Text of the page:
This strand of research stems from my PhD, which examined public perceptions of, and behavioural responses to, climate change in flood-prone regions in the South of England. I particularly focussed on the roles of language and experience in how people understood and responded to climate change.

Since this time, I have worked on: perceived barriers to engaging with climate change; motivations for, and for not, purchasing carbon offsets; the links between different environmentally-significant behaviours, including whether pro-environmental self-identity predicts spillover effects between behaviours; attitudes to climate change (particularly focussing on uncertainty and scepticism); and perceptions of flood risk. My experimental research has investigated how uncertain information about climate change is perceived and interpreted, and how prior attitudes, values and identity influence this interpretation. Within this research strand, I am also interested in testing novel ways of engaging the public with climate change, including via narratives, creative writing and interactive exhibitions. With Irene Lorenzoni (East Anglia) and Saffron O’Neill (Exeter), I edited a book on Engaging the public with climate change: behaviour change and communication which was published by Routledge in November 2010. This interdisciplinary volume features contributions from academics and practitioners involved in communicating climate change and encouraging low-carbon lifestyles.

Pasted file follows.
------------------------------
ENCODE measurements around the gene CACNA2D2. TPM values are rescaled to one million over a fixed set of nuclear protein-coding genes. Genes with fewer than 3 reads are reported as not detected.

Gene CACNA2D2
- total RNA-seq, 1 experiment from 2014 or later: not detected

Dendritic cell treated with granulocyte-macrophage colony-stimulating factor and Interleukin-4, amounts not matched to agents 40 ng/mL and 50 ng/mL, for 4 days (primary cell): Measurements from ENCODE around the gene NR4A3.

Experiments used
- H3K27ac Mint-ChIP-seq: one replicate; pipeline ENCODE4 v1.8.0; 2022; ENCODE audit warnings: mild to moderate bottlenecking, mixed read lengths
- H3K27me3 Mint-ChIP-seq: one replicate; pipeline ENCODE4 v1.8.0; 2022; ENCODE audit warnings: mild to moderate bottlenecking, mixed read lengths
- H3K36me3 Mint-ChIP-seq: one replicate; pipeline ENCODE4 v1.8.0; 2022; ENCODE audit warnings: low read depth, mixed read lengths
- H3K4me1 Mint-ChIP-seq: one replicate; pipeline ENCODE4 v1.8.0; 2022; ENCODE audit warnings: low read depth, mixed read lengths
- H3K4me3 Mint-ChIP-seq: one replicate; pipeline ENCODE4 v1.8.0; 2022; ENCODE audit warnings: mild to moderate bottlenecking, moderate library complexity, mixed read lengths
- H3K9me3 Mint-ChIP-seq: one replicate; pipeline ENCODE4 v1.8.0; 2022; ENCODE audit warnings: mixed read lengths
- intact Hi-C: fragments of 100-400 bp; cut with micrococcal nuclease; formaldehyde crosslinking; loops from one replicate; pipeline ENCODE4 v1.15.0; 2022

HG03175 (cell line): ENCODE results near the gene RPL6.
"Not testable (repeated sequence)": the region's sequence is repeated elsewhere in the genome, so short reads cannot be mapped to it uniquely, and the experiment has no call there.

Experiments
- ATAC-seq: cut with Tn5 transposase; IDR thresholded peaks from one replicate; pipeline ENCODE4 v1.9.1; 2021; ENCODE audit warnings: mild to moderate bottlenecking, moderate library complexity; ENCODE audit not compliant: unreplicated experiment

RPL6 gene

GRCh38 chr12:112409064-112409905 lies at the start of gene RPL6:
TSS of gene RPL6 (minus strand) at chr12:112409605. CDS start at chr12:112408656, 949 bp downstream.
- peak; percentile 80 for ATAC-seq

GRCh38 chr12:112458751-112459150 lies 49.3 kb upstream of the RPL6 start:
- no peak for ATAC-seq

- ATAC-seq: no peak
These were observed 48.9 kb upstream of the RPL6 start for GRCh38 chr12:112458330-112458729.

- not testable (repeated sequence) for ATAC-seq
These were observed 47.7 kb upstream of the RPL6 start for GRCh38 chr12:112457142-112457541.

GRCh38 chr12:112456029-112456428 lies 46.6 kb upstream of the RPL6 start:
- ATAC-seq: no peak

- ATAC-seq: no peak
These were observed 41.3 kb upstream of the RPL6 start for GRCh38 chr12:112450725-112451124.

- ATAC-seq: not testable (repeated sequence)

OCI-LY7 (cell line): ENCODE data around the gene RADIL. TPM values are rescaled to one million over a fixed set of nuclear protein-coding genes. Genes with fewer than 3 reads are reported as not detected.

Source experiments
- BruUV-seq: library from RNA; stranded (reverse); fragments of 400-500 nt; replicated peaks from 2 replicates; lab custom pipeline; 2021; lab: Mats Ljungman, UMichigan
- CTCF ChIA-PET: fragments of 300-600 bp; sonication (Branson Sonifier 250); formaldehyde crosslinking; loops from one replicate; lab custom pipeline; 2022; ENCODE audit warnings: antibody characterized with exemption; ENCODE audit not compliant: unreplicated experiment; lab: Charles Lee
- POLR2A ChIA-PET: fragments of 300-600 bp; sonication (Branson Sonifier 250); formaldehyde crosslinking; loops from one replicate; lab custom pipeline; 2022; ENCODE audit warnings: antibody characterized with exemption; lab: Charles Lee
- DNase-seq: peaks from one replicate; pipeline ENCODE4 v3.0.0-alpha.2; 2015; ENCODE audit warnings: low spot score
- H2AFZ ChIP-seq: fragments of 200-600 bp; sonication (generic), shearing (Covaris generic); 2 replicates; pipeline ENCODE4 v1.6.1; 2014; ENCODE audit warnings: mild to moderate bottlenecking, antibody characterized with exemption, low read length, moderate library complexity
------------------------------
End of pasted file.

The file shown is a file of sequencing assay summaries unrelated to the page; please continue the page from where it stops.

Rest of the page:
In addition, I have received funding from DEFRA, WRAP, Welsh Government, UKRI, Shell, and others for projects on perceptions of climate change and environmental behaviours. This includes projects on: perceptions of climate change risk amongst Welsh community councillors; narratives of sustainability amongst the Welsh public; effectiveness of environmental labelling; impact of the Welsh carrier bag charge; recycling behaviour and spillover effects; motivations for and barriers to uptake of loft insulation; effectiveness of different approaches (informational, social, financial and structural) to encouraging energy-efficient behaviour change amongst students and staff within Higher Education; eco-driving habits; travel goals; perceptions of rivers and ecosystem services; breaking and creating habits for sustainability; Public Attitudes to Environmental Change; and Public Attitudes to Low-Carbon Energy.

Public/stakeholder participation in sustainability science and policy

Within three European (FP6 and FP7) projects, ADAM, MATISSE and REACT, and a Norfolk Rural Community Council grant, I have been involved in developing participatory methods and tools to enable the public and other stakeholders to deliberate over policies and novel technologies and, ultimately, contribute to decision-making about science and policy.